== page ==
With 60 Web sites, 20,000 Web pages and approximately 100 page changes per month to manage, you would think that Chris Strout wouldn't dwell on the past. But Strout, Web site manager at Chicago-based insurance brokerage Aon Corp., says that preserving historical Web site information is critical to meeting his company's regulatory obligations.
"We've had some compliance issues with the SEC where they've said, 'Information we're looking for is not on the site. Where is it? Has it been on the site in the past?' " he says. Using TeamSite, a content management tool from Sunnyvale, Calif.-based Interwoven Inc., Strout says, he can show where the requested content appeared at a given time -- and how users navigated to it.
Regulatory compliance is just one reason to maintain access to historical Web site information, corporate archivists say. Information in Web archives can also provide critical evidence to protect a company in legal matters, or allow the marketing department to look back at previous online marketing efforts to see how the company presented itself and its products over time.
Unfortunately, in many organizations, Web site content -- including the original context, look and feel -- is disappearing into oblivion.
"This could be a period that is relatively undocumented, given the amount of information that's out there," laments Bruce Bruemmer, corporate archivist at Cargill Inc. in Wayzata, Minn. "We're going to just lose a lot of information."
Part of the problem is complexity: How do you archive continually changing Web sites with thousands of pages that include active content and dynamically generated page elements? Many organizations avoid that question and just try to get the basics. A simple tool like Adobe Systems Inc.'s Acrobat can encapsulate static Web page content and maintain active hyperlinks within searchable Portable Document Format (PDF) images. On the high end, content management tools from companies such as Pleasanton, Calif.-based Documentum Inc. can provide more detailed snapshots of previous Web site content. Interwoven's TeamSite virtualization engine can even re-create historical application servers, JavaServer Pages, Extensible Style Language style sheets and other code. But IT must weigh the cost of such systems, which can easily run into six figures.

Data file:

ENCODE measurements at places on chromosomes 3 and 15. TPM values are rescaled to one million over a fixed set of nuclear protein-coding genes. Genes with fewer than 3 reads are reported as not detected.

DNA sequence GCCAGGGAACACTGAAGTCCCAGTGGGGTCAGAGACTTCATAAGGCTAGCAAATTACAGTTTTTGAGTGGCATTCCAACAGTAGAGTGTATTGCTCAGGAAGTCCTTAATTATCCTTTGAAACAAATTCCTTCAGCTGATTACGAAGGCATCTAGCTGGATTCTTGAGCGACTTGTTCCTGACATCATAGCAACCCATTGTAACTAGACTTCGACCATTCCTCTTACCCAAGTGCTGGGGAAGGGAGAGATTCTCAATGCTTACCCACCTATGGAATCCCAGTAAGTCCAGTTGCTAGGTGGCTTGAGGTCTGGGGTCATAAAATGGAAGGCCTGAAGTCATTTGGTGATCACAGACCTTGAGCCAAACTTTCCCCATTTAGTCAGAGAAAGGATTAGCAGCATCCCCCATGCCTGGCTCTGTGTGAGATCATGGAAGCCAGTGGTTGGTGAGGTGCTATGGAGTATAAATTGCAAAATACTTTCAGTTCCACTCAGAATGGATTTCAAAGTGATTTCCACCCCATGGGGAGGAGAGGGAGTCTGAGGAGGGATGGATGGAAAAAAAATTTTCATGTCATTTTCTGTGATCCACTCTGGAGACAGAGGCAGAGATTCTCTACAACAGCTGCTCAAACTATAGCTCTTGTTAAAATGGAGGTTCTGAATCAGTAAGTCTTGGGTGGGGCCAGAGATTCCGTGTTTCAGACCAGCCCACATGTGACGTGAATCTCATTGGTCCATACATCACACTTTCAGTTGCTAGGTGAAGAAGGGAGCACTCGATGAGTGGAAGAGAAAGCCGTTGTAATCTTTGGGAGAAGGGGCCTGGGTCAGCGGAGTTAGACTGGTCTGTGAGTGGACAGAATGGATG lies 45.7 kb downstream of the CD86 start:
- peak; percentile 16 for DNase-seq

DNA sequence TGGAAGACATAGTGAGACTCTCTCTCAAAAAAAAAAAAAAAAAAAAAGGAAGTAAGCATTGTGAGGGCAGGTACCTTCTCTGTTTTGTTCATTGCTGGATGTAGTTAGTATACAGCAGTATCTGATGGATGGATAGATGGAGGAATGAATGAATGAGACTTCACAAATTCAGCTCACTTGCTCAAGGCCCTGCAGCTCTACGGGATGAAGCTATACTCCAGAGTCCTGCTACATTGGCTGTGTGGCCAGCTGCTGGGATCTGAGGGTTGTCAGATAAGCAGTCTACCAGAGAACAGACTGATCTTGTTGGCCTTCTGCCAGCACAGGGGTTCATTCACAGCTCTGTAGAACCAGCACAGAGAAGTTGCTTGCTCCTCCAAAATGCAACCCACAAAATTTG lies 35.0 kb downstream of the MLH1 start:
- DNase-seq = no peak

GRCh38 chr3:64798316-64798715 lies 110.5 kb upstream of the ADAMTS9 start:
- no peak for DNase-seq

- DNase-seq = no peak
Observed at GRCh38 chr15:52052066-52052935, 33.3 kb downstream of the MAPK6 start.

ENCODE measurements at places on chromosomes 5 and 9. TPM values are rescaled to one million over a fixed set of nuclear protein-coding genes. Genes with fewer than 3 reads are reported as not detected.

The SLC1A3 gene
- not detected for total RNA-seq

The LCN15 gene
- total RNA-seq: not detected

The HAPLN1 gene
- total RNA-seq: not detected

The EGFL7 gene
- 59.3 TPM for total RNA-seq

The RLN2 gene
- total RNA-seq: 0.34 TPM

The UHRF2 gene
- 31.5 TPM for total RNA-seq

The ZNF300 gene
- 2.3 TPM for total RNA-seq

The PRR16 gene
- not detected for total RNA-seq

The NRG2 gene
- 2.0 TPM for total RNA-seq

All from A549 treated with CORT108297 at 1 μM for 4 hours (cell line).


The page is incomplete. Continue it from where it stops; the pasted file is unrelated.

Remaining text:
Getting the Basics
Bruemmer takes a piecemeal approach to archiving. "Right now, I'm in the sticks and stones era," he says. "If there's Web content I want to capture, I'll capture it and move it off-line on CD-ROMs as PDFs."
He recommends establishing policies for determining what content should be archived and for how long. But applying such policies is difficult because, like many companies, Cargill has different groups managing its many Web sites. "That sort of stymies a uniform approach to capturing the Web sites," he says.
Becky Haglund-Tousey, archives manager at Northfield Ill.-based Kraft Foods Inc., began thinking about Web site archiving in 1996, with the launch of the Kraft Kitchen interactive Web site. "Once we moved to the Web age, a lot of records were no longer created in hard copy, so we have to deal with them in this format," she says. She doesn't rely on administrators to archive Kraft's 40 to 50 product-specific Web sites, which include Jell-o.com and Nabisco.com. Instead, two employees use Adobe Acrobat to create quarterly PDF images of the static Web site content, and Haglund-Tousey stores those images on CD-ROMs. The process is time-intensive, she says, so she limits PDF captures to the first three levels of the Web site. "We don't capture down to every level, because [then] you're capturing a lot of redundant information," she says.
Acrobat converts text, page links and some graphics but will only reference Flash, Java or dynamically generated content, which must be stored separately. "I would like to have a product that would capture application-driven and interactive elements," acknowledges Haglund-Tousey. But for now, she says, PDFs capture enough of the look and feel of the original Web site.